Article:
The Cheerleading Trial. . . What Does It Mean to Us Parents?

The following article was written for the USASF First Friday Newsletter.

It was hard not to notice some of the media coverage surrounding the Quinnipiac University trial where a judge ruled that, for the purposes of Title IX, cheerleading is not yet a sport.  That statement sparked numerous articles from across the country jumping either for or against the ruling with many statements arguing the case.  Many parents were outraged to hear that all the time, money, and countless hours spent at the gym and on the road could not be called a sport.  Let me try to put this in the perspective of what it means to us as parents and our kids in All Star cheerleading.

First off, the ruling at Quinnipiac University did not directly affect All Star Cheerleading in any way.  There are no Title IX rules or definitions related to All Star cheer that were changed as a result of this case.  The rules change process is underway for All Star at the USASF Regional meetings being held right now and will continue this fall to determine what rules or definitions will be voted upon in the spring and changed for summer 2011 through 2013.  These are some important points to understand about this ruling:

1.  This case was about whether the cheerleading at Quinnipiac University can be counted as a sport to meet Title IX requirements.  In other words, can they count these athletes for their ratio of female to male athletes for all sports at the university?  The judge did not say the team is not athletic, does not compete, or anything of that nature.

The specific statement the judge made included these elements:

  • College Cheerleading has the all the makings of being an emerging sport but it is not there yet
  • College Cheerleading does not have an organized competition system
  • College Cheerleading does not yet have a widely accepted governing body

2.  Remember this is all about college.  There are two indirect impacts this has on us as All Star cheer parents.  How will this affect the college athletes at my gym right now who are on the open level teams?   How will this change college opportunities for our children if they are hoping to continue cheer  after high school?  The answers to both of these questions remain to be seen.  At the moment various teams across the country have announced that they are not changing their programs.  A major future impact will be how the college teams decide to organize themselves into a single format and governing body that eventually gets recognized by the NCAA.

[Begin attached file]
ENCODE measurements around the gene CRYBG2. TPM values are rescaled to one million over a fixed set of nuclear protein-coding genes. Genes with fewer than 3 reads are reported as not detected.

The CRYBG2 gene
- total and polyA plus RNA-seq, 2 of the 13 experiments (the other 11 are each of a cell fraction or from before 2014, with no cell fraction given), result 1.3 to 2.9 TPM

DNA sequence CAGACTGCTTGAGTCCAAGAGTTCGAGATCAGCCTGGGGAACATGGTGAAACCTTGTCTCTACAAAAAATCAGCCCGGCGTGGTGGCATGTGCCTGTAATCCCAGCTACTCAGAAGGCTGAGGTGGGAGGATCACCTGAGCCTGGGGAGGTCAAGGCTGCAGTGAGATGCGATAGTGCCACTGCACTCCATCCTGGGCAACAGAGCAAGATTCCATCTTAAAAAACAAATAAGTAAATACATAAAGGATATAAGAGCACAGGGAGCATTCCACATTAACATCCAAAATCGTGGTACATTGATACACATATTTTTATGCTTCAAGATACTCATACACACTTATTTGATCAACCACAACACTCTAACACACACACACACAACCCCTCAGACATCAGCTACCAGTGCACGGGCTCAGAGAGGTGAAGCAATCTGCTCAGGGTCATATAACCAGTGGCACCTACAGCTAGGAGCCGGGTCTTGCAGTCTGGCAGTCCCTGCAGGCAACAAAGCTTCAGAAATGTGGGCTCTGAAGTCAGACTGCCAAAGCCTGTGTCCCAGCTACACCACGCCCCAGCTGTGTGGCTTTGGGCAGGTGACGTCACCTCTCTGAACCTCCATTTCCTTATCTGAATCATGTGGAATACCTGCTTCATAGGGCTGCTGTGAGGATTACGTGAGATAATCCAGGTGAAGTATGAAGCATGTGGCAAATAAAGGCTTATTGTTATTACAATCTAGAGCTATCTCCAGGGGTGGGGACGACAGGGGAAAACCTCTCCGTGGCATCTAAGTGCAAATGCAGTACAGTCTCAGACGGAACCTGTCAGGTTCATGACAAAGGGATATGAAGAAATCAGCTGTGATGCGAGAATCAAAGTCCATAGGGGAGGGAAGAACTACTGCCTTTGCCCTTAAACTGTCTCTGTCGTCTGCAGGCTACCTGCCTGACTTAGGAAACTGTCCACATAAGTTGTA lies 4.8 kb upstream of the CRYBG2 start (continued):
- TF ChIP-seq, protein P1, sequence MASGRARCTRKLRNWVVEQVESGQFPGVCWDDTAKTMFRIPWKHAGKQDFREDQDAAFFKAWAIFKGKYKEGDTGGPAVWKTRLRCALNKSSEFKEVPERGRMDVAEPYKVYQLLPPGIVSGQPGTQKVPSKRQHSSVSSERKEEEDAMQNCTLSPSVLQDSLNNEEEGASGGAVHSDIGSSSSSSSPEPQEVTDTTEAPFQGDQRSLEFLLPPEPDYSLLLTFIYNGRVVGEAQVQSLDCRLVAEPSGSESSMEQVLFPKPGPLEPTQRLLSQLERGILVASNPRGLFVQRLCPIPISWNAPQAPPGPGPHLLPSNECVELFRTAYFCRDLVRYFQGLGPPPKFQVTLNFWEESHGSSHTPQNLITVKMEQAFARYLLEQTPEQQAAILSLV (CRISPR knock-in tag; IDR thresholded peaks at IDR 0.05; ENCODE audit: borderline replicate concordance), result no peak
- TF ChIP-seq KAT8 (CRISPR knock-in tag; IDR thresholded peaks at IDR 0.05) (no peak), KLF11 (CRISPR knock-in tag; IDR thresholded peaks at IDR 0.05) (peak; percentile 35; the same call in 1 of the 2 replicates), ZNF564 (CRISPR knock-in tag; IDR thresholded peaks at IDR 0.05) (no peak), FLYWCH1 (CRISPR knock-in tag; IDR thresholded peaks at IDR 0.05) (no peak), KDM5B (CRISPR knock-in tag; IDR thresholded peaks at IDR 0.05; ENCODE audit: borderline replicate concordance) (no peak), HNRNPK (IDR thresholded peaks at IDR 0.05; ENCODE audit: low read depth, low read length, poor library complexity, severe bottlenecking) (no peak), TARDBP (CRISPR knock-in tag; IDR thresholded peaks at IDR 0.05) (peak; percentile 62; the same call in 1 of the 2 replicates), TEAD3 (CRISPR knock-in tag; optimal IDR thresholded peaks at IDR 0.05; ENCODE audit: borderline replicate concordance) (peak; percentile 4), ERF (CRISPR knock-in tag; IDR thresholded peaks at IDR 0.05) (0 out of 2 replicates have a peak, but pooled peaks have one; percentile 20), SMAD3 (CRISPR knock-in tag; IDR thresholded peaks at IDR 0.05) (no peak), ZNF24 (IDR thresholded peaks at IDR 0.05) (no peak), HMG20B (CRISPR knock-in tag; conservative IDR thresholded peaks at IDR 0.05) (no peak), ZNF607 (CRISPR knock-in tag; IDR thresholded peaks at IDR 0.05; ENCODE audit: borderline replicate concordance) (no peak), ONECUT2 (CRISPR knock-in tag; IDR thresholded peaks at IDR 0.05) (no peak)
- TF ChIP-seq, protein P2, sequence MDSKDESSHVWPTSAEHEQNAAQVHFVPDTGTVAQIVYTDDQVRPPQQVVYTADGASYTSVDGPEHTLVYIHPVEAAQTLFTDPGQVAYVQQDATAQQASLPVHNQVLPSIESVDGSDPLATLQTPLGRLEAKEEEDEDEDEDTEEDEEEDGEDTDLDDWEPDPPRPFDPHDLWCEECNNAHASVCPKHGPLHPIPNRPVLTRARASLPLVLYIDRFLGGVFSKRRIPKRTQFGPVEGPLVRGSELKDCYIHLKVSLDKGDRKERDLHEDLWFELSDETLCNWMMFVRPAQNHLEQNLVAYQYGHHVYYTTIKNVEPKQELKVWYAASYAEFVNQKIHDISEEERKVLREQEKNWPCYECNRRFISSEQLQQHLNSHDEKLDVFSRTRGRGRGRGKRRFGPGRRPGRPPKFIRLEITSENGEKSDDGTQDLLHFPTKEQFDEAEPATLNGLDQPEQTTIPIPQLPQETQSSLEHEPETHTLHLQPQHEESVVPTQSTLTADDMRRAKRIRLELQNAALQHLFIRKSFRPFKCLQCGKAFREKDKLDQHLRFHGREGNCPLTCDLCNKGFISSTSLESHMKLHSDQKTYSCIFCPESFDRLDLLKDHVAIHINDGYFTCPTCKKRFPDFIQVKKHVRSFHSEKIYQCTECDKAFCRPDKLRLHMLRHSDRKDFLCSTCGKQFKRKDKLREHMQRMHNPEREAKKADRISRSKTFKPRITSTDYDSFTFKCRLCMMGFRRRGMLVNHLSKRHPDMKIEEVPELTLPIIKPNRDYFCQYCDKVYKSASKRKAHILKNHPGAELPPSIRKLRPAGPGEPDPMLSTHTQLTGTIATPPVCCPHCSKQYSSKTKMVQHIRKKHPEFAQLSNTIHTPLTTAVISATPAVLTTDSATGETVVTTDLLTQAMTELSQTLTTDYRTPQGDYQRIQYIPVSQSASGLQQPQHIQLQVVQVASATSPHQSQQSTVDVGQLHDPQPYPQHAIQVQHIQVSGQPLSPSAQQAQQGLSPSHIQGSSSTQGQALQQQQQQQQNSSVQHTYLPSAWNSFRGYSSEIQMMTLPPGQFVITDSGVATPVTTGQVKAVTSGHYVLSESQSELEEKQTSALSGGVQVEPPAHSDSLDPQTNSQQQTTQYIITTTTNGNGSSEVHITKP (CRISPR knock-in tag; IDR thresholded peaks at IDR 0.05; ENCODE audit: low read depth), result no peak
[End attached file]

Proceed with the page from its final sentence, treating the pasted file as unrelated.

Hopefully you understand the case a little bit better so you can be objective and more informed when you read the next news article claiming that a judge ruled that all of cheerleading is not a sport.  So what can we as parents do to be informed as the next changes to cheerleading happen around us?  Here is a short list to start you off:

  1. Keep reinforcing the positive aspects of cheerleading to your child.  It is athletic, there is lots of competition and there are lots of other disciplined, positive, motivated, and goal oriented children for them to be around.
  2. Continue to answer your child’s questions about this case to keep it factual and un-emotional.  You can explain to them the difference between the case, articles written by non-cheerleaders, and what he or she knows is true.  You might even be able to teach a lesson about controlling rumors.
  3. Join the USASF.  Your child can be a member of the USASF and be a part of the governing body for All Star.  Your membership will support the governing body continuing to make things better for the sport as a whole.

I hope this helps you understand this case  a little bit better as well as give you a few ideas on how you can support your child.  If you have any questions, keep reading, ask another parent or coach at your local gym, or contact any of the members of the Parent Action Committee and we’ll be happy to answer them for you.